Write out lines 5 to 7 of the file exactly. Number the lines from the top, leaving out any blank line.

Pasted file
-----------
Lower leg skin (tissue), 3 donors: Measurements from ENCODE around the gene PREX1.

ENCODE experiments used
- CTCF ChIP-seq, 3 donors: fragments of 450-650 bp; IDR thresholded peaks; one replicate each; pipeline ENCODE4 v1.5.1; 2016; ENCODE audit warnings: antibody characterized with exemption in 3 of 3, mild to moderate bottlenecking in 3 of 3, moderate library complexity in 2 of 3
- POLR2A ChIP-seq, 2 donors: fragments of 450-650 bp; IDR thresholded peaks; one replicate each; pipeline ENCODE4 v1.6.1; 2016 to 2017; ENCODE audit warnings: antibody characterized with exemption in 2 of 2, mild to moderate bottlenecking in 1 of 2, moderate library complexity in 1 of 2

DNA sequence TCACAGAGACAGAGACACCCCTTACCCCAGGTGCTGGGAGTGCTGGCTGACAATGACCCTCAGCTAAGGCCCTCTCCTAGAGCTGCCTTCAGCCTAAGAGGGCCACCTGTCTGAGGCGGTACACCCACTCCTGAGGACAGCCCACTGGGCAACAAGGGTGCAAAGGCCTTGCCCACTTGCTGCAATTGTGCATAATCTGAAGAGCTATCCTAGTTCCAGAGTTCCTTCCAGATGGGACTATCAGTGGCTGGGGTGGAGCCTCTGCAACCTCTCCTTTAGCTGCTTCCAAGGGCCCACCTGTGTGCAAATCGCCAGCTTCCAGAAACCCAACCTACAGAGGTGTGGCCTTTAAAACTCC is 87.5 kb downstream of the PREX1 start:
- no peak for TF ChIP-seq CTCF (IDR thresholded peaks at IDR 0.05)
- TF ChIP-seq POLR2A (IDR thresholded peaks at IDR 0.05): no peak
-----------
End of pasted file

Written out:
DNA sequence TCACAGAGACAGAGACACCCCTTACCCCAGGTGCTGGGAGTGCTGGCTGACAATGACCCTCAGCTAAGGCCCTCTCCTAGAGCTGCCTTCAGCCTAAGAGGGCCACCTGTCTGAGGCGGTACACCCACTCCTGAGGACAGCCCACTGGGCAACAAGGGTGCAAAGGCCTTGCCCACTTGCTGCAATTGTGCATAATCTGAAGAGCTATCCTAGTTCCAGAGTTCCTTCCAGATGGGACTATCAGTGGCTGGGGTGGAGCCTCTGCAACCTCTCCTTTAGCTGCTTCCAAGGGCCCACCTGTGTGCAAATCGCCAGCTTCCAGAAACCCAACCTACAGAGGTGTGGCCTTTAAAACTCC is 87.5 kb downstream of the PREX1 start:
- no peak for TF ChIP-seq CTCF (IDR thresholded peaks at IDR 0.05)
- TF ChIP-seq POLR2A (IDR thresholded peaks at IDR 0.05): no peak